The Role of an External Audit

Written by marquis codjia
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The Role of an External Audit
An external audit process helps a company evaluate its internal controls and operating procedures. (currencies market image by luka from

An external audit process ensures that an organisation internal operations are adequate, functional and comply with regulations and corporate policies. This process also helps a company evaluate mechanisms around its financial reporting procedures and detect potential weaknesses. Various users read audit reports, including regulatory agencies, corporate trading partners, senior management and investors.


An external audit helps an organisation evaluate its internal controls, processes or policies and ensures that such policies agree with regulatory standards and industry practices. An organisation hires an external auditor---typically a certified public accountant (CPA)---to review its operations and issue a report. An external audit expert ensures that a business entity's controls around financial reporting mechanisms are adequate, functional and in compliance with generally accepted auditing standards (GAAS). An audit expert also verifies that financial statements are accurate, complete and in agreement with generally accepted accounting principles (GAAP).

Time Frame

An external audit process spans 12 months, although auditors test financial statement sections at year-end, when a corporation closes its books and accounting records. An external auditor partners with internal audit employees to review "key" areas or mechanisms and detect potential operating issues ("key" means "significant" or "important" in audit parlance). For instance, an external auditor could test accounts receivable balance at year-end and compare it with prior years' amounts.


An external audit is important for a company under review because various groups read audit reports. Trade partners---such as lenders, suppliers and customers---may read them to learn about a company's financial standing. Regulators and investors also use reports to gauge industry trends, corporate operating data and profitability. A company's management and employees also use an audit report to evaluate corporate activities.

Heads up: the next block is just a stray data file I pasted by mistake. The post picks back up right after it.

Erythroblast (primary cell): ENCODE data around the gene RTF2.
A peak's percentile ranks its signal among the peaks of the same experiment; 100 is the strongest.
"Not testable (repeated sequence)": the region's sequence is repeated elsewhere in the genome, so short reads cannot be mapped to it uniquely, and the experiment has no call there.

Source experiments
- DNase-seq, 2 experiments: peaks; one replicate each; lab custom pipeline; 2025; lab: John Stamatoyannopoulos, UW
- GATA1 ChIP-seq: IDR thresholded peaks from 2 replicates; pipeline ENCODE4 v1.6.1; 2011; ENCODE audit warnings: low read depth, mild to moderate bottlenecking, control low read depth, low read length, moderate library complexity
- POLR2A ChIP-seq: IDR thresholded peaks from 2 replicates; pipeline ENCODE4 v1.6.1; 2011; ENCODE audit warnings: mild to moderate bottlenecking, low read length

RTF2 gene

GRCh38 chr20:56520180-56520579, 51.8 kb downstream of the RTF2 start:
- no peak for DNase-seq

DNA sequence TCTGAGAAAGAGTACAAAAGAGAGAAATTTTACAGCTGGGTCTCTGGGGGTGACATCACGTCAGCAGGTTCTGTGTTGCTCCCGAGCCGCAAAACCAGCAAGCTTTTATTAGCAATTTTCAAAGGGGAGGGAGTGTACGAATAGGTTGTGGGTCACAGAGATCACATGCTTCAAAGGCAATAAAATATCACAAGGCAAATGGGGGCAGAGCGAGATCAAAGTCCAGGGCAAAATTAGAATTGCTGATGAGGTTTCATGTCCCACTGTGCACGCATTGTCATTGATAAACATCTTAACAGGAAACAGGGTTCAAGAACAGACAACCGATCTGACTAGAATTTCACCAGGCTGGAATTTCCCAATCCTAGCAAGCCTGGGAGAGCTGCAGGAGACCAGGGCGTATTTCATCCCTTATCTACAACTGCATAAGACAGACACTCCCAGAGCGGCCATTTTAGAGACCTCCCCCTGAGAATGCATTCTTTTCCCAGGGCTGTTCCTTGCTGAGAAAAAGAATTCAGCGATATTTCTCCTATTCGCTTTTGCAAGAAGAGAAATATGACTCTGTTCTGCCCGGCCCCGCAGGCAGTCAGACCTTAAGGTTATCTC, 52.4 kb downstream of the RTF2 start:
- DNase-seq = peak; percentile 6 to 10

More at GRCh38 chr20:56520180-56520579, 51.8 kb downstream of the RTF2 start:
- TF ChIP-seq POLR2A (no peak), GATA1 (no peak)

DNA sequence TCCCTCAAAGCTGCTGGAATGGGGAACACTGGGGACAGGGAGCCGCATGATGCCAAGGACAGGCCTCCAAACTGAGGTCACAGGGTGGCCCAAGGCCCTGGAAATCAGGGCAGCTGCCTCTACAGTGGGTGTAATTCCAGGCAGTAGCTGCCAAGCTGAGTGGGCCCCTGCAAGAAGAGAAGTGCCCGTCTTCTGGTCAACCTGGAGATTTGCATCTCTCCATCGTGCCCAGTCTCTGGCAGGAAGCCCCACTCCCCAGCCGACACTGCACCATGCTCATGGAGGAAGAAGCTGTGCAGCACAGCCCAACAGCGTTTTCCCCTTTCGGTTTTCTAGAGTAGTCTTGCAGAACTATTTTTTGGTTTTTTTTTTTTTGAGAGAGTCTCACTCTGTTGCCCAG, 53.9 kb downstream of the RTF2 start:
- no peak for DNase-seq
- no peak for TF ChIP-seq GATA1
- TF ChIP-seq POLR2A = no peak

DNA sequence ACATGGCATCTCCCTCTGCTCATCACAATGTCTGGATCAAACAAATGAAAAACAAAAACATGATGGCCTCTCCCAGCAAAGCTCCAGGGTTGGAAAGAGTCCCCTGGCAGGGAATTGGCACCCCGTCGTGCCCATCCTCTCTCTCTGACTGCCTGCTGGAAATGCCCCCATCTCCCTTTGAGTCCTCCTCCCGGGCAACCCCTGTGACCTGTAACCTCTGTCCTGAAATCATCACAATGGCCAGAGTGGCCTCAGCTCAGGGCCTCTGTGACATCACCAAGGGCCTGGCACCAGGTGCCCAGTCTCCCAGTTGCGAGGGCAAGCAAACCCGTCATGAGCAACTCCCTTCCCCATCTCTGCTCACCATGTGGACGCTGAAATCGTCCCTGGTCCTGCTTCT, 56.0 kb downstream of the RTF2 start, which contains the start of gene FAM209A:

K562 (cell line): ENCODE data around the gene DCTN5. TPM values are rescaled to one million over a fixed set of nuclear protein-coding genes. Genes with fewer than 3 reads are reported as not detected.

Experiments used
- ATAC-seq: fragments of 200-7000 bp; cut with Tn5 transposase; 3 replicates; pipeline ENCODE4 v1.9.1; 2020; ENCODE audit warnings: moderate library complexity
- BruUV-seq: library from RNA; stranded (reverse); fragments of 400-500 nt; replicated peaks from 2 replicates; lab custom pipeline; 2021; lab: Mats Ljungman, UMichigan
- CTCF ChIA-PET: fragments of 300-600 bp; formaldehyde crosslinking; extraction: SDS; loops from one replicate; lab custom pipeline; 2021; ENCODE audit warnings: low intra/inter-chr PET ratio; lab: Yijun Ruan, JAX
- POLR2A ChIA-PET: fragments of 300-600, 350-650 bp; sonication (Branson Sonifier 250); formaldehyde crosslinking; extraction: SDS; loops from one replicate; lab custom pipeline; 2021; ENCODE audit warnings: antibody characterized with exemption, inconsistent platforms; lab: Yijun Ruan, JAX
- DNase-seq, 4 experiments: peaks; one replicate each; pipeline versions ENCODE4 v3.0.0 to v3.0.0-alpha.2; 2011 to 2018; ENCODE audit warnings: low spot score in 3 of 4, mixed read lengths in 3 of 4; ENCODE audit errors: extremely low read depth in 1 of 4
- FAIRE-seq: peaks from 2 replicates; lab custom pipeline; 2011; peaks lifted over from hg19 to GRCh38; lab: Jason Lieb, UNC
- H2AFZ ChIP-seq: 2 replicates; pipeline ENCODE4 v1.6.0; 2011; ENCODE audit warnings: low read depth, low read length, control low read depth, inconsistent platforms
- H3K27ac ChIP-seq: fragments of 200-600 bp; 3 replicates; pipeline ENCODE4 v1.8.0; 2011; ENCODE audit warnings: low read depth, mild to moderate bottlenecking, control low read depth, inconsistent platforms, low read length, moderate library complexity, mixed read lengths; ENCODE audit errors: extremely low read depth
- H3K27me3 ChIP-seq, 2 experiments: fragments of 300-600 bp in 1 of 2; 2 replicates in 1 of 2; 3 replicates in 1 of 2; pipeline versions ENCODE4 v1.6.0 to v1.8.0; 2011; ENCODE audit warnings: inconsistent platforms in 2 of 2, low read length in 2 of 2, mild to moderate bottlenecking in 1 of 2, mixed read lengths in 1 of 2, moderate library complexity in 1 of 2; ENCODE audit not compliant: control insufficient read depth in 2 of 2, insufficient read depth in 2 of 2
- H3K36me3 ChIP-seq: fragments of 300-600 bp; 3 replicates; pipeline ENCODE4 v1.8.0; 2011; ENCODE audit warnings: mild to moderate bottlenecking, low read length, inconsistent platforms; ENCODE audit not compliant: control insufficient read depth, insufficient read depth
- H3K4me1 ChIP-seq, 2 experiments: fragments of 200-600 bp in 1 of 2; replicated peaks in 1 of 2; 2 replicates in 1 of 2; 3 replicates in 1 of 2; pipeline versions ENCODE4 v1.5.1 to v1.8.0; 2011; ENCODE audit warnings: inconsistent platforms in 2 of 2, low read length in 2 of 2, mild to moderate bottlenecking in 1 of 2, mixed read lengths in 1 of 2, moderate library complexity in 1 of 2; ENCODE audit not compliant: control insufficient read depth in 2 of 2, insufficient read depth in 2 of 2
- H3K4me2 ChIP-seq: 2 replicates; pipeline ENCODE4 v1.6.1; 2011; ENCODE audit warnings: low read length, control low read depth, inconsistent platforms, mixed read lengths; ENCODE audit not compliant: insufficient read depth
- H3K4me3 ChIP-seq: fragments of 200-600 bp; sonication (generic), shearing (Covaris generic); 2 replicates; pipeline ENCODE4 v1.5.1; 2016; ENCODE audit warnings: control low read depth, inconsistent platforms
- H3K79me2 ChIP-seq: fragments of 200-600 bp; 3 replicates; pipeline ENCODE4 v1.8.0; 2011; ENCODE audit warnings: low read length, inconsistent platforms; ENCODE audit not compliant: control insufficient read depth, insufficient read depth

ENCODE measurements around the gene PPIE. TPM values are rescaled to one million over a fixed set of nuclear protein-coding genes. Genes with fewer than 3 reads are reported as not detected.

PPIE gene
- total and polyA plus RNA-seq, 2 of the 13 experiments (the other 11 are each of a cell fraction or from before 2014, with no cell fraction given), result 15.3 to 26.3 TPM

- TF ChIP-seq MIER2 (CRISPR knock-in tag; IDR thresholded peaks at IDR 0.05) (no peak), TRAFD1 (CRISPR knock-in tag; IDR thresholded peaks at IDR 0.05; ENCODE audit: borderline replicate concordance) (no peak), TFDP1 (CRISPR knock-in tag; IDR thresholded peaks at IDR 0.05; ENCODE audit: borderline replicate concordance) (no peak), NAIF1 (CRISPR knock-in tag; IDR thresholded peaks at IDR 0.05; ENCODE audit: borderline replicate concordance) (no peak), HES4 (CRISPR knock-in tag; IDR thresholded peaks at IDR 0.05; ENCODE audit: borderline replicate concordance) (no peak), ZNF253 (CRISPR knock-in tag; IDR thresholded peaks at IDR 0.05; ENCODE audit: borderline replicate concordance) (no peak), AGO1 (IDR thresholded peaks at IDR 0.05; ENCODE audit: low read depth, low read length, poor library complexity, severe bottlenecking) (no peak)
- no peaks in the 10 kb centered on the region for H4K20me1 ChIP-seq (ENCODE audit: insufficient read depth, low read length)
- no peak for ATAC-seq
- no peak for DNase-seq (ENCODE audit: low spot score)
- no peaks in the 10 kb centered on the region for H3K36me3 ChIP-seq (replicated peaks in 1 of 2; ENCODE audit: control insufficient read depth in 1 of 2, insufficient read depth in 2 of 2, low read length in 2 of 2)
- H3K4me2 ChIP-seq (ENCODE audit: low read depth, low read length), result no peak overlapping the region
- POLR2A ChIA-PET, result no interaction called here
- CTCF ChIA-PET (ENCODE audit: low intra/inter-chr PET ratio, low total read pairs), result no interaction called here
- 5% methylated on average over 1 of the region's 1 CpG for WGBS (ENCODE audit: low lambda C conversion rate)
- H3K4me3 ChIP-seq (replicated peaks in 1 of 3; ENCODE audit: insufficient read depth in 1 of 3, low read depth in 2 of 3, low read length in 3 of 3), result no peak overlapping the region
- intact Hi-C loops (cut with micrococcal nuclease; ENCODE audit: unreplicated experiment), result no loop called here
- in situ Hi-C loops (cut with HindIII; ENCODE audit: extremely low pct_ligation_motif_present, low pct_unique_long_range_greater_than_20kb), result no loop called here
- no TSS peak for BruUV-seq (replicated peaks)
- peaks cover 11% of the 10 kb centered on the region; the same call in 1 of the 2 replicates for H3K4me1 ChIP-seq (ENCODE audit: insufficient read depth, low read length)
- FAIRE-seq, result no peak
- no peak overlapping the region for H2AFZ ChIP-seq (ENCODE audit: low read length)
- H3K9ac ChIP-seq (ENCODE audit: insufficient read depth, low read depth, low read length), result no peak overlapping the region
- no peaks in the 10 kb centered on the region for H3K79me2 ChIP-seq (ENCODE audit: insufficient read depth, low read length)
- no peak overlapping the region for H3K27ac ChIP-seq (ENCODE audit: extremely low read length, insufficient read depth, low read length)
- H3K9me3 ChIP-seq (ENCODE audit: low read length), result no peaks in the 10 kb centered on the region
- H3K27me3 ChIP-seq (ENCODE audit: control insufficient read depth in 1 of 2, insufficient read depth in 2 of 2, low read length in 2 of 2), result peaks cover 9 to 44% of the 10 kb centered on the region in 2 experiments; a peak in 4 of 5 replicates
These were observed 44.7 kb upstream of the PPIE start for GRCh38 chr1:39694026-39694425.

There are five types of audit reports: unqualified, unqualified with explanation, qualified, adverse and disclaimer. An unqualified reports means a "clean" report---that is, no major problem was detected. An unqualified report means auditors have not found any major problem but want to highlight a specific situation---such as a risk of bankruptcy---to investors and regulators. A qualified report arises from an accounting inaccuracy or a limitation in the auditor's work. An adverse report---the opposite of a "clean" report---means that auditors believe there are significant problems in internal controls and financial statements are not accurate. A disclaimer of opinion means auditors do not wish to issue a report because they were unable to review major parts or segments within a company.


An external auditor does not work for investors, company senior managers or regulators even though these groups use audit reports. A company's directors are the auditor's direct employers and they receive and review reports prior to publishing. An external auditor also does not test for illegal or fraudulent activities---such as tax evasion or money laundering schemes---but only ensures that financial statements are accurate and complete.

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